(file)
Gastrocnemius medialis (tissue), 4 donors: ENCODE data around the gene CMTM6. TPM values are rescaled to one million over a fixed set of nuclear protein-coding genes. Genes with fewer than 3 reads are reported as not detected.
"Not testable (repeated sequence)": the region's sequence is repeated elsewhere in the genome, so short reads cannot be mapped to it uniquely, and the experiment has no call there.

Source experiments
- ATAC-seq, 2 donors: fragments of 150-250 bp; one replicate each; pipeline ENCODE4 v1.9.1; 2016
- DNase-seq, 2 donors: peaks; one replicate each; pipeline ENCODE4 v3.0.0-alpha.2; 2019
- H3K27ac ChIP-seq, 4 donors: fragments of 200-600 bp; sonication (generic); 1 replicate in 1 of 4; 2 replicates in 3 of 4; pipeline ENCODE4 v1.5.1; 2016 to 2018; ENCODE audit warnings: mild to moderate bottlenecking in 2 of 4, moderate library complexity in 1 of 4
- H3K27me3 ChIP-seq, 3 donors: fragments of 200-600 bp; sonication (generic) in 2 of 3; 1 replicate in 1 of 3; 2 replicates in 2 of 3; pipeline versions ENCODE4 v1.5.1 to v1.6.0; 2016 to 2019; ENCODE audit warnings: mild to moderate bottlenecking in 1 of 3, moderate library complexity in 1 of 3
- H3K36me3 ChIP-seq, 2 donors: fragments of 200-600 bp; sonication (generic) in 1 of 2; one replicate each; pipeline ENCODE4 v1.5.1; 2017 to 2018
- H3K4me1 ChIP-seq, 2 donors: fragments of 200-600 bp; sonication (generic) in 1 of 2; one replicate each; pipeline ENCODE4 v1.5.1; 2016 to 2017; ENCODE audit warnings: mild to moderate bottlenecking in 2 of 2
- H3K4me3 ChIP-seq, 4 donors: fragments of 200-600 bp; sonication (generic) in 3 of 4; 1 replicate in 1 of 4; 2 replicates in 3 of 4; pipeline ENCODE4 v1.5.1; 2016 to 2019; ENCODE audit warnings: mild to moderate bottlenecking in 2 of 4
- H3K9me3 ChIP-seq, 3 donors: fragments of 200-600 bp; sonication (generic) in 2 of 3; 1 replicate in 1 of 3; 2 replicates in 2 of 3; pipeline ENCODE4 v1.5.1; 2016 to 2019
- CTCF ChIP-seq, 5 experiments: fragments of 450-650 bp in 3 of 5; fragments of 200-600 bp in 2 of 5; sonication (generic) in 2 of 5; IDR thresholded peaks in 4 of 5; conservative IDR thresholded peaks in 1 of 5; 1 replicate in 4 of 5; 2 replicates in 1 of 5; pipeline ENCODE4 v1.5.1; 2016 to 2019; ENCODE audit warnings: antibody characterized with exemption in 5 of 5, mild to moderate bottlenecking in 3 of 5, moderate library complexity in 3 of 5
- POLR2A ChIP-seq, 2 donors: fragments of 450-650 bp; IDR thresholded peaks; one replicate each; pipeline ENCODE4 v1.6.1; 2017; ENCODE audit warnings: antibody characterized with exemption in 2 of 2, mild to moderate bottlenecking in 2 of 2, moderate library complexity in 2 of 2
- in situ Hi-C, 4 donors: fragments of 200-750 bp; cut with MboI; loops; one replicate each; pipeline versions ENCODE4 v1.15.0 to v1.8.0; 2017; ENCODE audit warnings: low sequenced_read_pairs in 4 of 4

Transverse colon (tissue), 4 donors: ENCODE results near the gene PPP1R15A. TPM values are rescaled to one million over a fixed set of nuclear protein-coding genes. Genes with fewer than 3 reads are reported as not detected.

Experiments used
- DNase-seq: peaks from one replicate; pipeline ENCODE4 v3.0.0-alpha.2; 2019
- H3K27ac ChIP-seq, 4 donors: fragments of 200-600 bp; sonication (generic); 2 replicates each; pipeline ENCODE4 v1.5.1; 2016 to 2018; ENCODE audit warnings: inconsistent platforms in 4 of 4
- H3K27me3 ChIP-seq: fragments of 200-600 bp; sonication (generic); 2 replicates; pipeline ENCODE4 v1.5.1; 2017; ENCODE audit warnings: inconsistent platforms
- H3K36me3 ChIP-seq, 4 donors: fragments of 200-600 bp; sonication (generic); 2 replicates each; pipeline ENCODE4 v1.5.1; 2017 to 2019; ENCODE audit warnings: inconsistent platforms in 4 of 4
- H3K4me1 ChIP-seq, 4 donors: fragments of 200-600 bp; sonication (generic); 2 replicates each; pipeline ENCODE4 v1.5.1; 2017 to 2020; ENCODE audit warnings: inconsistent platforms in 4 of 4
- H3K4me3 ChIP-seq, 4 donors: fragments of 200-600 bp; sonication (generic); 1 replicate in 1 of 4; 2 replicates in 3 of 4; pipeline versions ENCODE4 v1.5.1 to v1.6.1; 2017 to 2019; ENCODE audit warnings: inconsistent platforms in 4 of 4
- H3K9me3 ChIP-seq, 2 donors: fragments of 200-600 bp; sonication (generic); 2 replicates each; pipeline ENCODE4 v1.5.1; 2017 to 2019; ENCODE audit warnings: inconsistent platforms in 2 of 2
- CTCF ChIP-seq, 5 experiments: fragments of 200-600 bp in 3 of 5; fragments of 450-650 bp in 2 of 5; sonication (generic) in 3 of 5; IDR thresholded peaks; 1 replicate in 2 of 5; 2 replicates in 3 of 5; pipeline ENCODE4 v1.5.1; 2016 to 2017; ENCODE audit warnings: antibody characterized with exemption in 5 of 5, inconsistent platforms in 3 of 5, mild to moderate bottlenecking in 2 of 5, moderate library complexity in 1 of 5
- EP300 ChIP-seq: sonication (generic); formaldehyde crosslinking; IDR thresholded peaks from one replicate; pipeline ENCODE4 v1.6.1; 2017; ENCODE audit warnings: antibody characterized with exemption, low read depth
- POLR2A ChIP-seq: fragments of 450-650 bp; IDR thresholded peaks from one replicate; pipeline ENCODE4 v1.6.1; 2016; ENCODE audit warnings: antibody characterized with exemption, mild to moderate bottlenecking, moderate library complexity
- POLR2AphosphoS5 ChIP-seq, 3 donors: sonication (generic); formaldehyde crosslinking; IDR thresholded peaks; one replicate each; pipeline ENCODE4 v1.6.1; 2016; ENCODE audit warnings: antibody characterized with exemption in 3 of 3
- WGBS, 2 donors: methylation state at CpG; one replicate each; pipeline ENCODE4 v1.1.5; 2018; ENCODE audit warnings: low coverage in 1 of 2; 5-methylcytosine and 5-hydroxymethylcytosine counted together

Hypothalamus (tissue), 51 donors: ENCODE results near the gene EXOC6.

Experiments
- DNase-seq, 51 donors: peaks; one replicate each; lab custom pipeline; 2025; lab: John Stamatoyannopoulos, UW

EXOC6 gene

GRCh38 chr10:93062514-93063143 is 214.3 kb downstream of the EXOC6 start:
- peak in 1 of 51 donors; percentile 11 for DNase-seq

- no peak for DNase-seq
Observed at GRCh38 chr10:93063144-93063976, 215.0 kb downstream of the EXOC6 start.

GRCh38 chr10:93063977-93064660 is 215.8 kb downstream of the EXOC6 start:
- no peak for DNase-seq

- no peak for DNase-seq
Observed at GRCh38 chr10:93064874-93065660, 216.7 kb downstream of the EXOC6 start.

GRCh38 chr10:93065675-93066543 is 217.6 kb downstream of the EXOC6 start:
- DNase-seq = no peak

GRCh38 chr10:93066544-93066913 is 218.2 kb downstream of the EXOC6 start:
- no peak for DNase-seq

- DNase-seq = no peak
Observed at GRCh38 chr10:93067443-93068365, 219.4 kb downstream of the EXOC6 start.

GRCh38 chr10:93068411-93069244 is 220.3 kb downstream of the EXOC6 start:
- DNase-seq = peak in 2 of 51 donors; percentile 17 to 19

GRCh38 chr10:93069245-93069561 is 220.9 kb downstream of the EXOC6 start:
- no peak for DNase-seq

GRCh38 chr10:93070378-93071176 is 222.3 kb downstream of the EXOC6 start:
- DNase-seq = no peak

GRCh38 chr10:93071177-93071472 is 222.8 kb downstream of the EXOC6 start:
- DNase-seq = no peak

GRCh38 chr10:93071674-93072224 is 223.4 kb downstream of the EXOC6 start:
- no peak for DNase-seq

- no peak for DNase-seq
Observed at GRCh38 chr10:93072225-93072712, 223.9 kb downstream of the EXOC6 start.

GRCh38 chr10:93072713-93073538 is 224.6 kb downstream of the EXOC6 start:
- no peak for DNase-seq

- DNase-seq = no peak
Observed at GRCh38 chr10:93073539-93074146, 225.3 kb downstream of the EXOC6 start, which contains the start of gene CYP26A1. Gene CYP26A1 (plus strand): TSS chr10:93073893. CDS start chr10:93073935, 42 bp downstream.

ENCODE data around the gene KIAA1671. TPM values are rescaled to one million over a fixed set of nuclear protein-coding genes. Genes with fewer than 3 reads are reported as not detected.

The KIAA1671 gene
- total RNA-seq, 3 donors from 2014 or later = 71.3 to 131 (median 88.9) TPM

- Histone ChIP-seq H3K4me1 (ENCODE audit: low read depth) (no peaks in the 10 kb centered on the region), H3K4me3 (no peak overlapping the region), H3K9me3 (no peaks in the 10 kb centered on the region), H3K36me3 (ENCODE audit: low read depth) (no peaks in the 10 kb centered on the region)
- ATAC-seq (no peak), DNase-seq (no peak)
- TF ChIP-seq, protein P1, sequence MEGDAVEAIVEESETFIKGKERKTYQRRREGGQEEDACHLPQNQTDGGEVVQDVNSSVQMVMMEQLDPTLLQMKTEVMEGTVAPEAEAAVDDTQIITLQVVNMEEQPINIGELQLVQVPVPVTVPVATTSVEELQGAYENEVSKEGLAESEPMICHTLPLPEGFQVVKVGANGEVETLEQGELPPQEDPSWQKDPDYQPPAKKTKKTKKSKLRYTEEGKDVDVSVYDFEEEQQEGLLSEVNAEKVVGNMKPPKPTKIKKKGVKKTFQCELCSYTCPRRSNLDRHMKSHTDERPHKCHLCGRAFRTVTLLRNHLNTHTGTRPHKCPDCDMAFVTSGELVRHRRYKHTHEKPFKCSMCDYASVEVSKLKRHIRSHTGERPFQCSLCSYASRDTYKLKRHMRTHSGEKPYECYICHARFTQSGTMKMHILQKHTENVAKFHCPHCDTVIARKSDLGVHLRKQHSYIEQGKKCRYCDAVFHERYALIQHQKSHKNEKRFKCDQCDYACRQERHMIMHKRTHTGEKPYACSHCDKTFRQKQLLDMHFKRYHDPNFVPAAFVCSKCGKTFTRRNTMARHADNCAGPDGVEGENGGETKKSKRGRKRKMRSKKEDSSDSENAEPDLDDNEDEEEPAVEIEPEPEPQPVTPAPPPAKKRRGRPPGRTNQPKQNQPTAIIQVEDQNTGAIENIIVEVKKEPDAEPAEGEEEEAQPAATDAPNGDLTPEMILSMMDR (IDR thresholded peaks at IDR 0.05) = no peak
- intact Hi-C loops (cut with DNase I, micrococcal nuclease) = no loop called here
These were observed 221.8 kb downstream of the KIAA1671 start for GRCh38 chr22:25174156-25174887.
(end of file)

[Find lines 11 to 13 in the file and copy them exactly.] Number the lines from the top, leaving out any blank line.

- H3K9me3 ChIP-seq, 3 donors: fragments of 200-600 bp; sonication (generic) in 2 of 3; 1 replicate in 1 of 3; 2 replicates in 2 of 3; pipeline ENCODE4 v1.5.1; 2016 to 2019
- CTCF ChIP-seq, 5 experiments: fragments of 450-650 bp in 3 of 5; fragments of 200-600 bp in 2 of 5; sonication (generic) in 2 of 5; IDR thresholded peaks in 4 of 5; conservative IDR thresholded peaks in 1 of 5; 1 replicate in 4 of 5; 2 replicates in 1 of 5; pipeline ENCODE4 v1.5.1; 2016 to 2019; ENCODE audit warnings: antibody characterized with exemption in 5 of 5, mild to moderate bottlenecking in 3 of 5, moderate library complexity in 3 of 5
- POLR2A ChIP-seq, 2 donors: fragments of 450-650 bp; IDR thresholded peaks; one replicate each; pipeline ENCODE4 v1.6.1; 2017; ENCODE audit warnings: antibody characterized with exemption in 2 of 2, mild to moderate bottlenecking in 2 of 2, moderate library complexity in 2 of 2